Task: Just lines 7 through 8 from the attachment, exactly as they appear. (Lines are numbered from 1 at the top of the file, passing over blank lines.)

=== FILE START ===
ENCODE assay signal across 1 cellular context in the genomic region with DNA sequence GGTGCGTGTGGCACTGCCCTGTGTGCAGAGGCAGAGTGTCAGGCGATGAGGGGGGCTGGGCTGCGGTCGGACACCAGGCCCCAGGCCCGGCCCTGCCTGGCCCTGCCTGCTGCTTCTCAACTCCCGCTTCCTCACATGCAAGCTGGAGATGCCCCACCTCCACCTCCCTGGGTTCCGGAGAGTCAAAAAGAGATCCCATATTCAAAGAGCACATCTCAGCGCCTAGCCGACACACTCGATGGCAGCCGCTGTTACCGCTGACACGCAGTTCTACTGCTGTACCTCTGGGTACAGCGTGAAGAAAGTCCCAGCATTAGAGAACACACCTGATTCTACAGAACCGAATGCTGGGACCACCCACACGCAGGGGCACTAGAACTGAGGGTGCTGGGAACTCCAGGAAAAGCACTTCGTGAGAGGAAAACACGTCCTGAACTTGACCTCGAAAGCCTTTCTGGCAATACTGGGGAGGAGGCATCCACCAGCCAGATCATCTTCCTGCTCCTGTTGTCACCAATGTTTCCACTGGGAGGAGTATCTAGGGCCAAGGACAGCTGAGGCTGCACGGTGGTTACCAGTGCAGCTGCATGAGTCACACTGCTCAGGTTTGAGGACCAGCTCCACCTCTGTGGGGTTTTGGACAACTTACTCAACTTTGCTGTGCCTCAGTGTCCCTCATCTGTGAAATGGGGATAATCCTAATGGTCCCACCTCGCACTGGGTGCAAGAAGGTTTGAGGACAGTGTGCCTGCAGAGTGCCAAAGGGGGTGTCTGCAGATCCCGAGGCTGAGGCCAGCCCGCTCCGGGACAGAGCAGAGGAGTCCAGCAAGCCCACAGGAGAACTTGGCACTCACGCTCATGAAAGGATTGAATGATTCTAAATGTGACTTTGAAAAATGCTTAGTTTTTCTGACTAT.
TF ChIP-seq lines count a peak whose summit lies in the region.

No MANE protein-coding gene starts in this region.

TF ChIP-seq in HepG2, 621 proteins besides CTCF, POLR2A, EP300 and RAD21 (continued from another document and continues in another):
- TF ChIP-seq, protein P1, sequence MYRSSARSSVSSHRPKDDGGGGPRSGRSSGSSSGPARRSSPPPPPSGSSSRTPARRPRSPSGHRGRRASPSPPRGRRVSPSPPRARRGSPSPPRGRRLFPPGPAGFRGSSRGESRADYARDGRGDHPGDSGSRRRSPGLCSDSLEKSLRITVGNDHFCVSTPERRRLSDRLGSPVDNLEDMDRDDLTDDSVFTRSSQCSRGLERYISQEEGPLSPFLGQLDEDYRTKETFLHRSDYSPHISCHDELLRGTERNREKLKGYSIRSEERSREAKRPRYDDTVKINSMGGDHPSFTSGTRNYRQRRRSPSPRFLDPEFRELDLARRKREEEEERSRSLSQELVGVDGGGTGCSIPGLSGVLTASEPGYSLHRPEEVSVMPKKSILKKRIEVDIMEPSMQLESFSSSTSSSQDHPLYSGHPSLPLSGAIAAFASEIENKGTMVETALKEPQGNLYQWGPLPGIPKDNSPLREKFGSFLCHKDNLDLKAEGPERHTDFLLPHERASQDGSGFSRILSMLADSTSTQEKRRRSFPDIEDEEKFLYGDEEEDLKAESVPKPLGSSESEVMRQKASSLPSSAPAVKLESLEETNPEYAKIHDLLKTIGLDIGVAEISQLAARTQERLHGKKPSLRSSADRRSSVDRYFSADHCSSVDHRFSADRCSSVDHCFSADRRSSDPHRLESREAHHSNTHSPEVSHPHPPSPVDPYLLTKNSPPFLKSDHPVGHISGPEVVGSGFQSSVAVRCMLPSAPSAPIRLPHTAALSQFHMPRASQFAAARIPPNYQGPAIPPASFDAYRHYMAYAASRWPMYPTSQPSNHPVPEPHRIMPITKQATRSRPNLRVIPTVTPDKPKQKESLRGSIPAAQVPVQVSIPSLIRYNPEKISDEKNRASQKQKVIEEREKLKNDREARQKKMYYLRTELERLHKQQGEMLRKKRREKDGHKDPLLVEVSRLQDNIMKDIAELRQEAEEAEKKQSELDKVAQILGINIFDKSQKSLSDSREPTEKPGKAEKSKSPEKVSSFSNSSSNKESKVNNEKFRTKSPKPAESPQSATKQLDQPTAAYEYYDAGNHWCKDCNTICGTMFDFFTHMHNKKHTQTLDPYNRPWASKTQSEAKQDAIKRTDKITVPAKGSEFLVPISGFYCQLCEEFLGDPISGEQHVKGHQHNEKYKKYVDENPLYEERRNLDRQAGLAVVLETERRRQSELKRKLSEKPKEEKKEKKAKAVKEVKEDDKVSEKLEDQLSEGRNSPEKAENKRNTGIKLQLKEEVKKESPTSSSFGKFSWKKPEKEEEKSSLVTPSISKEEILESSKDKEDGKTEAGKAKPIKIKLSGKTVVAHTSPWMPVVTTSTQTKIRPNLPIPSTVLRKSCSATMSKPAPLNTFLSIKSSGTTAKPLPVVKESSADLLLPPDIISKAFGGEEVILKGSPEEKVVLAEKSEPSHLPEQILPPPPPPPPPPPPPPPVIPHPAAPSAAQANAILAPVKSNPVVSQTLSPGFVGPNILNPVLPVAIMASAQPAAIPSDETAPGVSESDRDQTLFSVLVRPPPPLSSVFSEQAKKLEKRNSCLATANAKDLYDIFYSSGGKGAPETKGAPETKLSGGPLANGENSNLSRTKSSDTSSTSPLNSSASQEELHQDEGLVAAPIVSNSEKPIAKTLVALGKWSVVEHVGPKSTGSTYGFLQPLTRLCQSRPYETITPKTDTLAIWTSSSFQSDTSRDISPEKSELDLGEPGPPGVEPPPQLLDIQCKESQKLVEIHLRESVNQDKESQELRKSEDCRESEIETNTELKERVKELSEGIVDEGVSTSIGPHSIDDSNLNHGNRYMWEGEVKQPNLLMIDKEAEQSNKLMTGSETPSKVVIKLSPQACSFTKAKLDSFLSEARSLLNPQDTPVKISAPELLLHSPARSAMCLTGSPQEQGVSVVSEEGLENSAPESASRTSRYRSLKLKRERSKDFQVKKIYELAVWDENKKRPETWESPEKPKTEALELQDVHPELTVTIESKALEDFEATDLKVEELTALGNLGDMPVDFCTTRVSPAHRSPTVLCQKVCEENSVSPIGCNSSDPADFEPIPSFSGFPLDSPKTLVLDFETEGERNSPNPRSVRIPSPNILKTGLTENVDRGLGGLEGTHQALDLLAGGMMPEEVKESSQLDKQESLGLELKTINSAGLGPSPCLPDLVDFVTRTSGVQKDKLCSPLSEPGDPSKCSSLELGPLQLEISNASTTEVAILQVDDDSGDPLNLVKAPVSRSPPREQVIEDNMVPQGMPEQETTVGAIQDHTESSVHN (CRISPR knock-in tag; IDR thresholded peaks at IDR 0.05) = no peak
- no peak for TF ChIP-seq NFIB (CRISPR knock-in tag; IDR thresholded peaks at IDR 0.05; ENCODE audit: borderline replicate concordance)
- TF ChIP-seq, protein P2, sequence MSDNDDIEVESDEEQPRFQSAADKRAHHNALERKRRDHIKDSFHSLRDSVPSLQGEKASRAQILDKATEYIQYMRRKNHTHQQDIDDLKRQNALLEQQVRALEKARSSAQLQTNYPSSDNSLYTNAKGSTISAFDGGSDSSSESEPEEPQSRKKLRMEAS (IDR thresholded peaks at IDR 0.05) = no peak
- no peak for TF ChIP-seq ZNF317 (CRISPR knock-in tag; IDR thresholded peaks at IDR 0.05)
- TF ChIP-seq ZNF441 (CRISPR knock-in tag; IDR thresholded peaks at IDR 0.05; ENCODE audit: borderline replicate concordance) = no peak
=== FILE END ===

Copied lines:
- TF ChIP-seq, protein P2, sequence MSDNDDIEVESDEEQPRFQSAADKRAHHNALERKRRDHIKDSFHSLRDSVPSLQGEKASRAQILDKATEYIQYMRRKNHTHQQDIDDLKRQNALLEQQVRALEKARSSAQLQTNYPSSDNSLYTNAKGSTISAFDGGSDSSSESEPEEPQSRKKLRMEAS (IDR thresholded peaks at IDR 0.05) = no peak
- no peak for TF ChIP-seq ZNF317 (CRISPR knock-in tag; IDR thresholded peaks at IDR 0.05)